Written by Ronan Beadnall
What is that beautiful fruity or musky smell from your hemp flowers? That my friend, is terpenes. Terpenes are the sugar, spice and everything nice that are produced in the plant. Each dominant terpene in a strain gives it its unique smell and flavor. There are more than 20,000 terpenes in existence, produced in a huge variety of plants. There are multiple terpenes in every strain of cannabis and these terpenes affect how the different cannabinoids work with the body. You’ve probably heard of Indica and Sativa strains, Indica giving you a relaxed calming feeling, and Sativa giving you a more uplifted and energetic feeling. This is due to the terpenes that are present in the buds.
Terpenes are essential oils just like all the other essential oils you have heard of. For example, lavender has been used as a calming oil for centuries and the compound that produces this feeling is the terpene linalool.
Linalool is also naturally produced in the cannabis plant and strains that produce this terpene are found to have calming properties much like lavender.
Terpenes are formed in glandular trichomes and secreted out through them, production increasing with light exposure. Cannabis has the largest number of terpenes per plant than any other plant on the planet. What makes them so special however is their intricate relationship with cannabinoids. You have probably not heard of something called the ‘Entourage Effect’. Tests on cannabis are indicating more and more that all the compounds in the flower act better together than separate. Isolation of one singular terpene can be useful for clinical practices, but when using personally it is always better to have the full spectrum of compounds in the cannabis flower working together.
The next step for the hemp and medical marijuana industry is to document the specific effects of each terpene and then modulating that with the different cannabinoids in each plant. By doing this one can tailor breed a very specific harvest for a very specific ailment. This would go a huge way to having medical marijuana legalized in more countries as one could regulate exactly what is in the flower and how it will interact with your body depending on your specific needs.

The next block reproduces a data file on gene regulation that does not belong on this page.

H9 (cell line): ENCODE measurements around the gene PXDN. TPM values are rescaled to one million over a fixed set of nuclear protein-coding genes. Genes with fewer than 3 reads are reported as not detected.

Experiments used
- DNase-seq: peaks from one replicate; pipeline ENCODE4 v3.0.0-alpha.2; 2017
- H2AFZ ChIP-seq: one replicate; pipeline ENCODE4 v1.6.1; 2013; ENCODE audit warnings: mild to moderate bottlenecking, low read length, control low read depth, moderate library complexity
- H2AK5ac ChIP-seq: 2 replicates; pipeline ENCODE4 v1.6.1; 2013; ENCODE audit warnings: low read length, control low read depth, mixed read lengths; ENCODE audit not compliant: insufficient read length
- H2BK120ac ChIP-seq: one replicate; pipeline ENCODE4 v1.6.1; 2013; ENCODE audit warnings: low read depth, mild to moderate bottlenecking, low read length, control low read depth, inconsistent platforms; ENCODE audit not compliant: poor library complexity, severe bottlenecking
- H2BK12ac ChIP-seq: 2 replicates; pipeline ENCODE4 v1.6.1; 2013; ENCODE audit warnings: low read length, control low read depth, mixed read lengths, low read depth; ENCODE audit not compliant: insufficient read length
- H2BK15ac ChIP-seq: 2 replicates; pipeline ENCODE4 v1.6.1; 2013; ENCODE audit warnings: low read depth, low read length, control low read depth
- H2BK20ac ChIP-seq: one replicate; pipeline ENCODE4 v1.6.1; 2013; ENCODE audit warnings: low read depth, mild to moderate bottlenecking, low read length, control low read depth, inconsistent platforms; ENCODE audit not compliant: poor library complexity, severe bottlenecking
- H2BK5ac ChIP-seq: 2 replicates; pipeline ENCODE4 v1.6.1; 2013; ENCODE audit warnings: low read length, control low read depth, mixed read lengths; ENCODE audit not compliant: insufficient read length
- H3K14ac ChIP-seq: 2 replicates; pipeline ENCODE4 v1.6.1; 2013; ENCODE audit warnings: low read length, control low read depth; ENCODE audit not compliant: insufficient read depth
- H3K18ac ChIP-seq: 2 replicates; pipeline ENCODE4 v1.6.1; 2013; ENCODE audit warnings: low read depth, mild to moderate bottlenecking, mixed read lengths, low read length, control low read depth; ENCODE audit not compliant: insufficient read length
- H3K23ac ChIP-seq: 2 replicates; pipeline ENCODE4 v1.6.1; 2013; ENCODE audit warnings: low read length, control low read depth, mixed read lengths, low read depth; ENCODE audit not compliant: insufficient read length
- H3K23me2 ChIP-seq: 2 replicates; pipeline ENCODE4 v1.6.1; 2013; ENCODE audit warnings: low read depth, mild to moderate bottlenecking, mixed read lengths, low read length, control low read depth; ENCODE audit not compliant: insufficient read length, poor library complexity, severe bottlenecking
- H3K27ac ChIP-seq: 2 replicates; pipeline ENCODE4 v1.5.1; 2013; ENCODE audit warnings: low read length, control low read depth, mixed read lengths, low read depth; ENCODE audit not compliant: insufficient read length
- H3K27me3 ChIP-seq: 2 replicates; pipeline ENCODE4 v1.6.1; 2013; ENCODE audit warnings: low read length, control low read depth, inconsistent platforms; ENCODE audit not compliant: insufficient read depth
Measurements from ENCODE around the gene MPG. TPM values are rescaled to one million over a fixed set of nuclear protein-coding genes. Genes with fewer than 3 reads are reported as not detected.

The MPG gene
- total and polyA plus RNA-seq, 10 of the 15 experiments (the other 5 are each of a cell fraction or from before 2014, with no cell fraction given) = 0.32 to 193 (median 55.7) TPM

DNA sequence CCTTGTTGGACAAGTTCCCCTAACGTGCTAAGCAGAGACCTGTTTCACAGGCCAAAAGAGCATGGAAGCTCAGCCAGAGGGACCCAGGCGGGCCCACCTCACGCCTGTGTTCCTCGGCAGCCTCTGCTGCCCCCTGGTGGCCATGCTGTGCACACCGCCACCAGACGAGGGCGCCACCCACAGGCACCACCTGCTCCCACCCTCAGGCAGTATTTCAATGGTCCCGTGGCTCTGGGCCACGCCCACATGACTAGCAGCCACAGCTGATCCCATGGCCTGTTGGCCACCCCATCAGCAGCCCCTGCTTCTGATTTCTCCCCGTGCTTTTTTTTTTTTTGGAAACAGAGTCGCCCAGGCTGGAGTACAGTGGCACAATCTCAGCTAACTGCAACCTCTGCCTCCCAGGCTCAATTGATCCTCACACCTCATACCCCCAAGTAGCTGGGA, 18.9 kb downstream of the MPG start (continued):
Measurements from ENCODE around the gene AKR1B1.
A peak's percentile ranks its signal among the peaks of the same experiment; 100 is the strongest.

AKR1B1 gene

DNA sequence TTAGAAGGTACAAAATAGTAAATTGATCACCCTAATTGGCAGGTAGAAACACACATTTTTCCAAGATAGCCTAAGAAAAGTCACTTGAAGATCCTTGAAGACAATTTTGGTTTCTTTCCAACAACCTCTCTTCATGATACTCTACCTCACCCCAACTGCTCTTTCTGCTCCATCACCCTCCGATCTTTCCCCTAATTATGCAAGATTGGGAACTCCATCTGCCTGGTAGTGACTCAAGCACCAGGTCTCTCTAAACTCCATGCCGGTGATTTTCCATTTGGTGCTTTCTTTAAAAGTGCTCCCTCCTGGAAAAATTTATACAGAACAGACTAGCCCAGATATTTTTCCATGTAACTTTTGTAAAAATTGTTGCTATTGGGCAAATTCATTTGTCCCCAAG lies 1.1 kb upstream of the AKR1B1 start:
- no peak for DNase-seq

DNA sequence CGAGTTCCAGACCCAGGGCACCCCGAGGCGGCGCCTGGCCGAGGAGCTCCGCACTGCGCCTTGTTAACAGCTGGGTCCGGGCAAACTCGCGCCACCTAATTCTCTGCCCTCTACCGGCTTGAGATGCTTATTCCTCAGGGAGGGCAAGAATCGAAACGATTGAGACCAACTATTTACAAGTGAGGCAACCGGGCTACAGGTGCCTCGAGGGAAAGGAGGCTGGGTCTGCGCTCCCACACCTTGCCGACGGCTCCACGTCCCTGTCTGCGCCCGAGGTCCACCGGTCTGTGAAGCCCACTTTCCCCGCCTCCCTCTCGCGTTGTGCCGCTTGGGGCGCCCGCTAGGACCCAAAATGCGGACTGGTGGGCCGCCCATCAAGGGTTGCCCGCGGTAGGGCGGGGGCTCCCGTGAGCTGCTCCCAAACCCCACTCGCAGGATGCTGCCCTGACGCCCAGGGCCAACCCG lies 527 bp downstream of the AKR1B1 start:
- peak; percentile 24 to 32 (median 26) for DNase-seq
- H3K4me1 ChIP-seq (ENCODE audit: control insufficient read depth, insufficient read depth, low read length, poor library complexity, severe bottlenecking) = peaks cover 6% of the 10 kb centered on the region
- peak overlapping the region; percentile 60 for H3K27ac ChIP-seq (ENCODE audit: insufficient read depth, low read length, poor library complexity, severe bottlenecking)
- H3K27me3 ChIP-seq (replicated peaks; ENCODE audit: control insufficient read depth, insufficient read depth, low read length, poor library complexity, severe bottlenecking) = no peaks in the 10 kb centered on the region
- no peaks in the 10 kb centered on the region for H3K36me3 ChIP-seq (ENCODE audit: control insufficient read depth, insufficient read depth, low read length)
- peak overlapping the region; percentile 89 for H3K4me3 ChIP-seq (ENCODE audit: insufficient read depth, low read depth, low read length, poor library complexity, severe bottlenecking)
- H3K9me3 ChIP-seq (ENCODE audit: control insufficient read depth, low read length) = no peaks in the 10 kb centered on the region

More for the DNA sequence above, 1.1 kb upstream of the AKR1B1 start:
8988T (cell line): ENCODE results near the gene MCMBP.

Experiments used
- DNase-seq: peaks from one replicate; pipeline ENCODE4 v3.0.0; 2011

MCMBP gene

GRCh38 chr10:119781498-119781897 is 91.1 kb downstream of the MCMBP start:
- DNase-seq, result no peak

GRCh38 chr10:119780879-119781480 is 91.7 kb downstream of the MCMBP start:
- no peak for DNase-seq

But there are even more creative ways to use cannabis and terpenes together. The field of cannabis cooking is growing larger and larger every year as more people have access to the flower.
Because terpenes are produced in thousands of plants, different herbs and plants can complement the terpenes in cannabis and one can use specific flowers to create flavors.
For example, basil contains terpenes a-pinene and limonene. If one were to use a cannabis flower that had these terpenes in it you could not only medicate the food, but also create a stronger flavor profile and increase the amount of essential oils in the dish.
Cannabinoids stimulate Cannabinoid 1 receptors in our very own built in endocannabinoid system.
These are mostly located in the brain and central nervous system, hence why they can be used for treatment of pain. Terpenes however stimulate Cannabinoid 2 receptors which are located all over the body such as in the gut, spleen, heart, kidneys, bones and lymph cells. Terpenes are serotonin uptake inhibitors (similar to anti-depressants). By consuming both terpenes and cannabinoids at the right levels together one can stimulate a whole host of natural chemical reactions all over the body that can ease pain, anxiety and inflammation.
The study of terpenes and their interaction with cannabinoids and the body is a huge step into breaking the stigma of cannabis products and one step closer to legislation of a plant that can provide un-addictive relief to all who need it.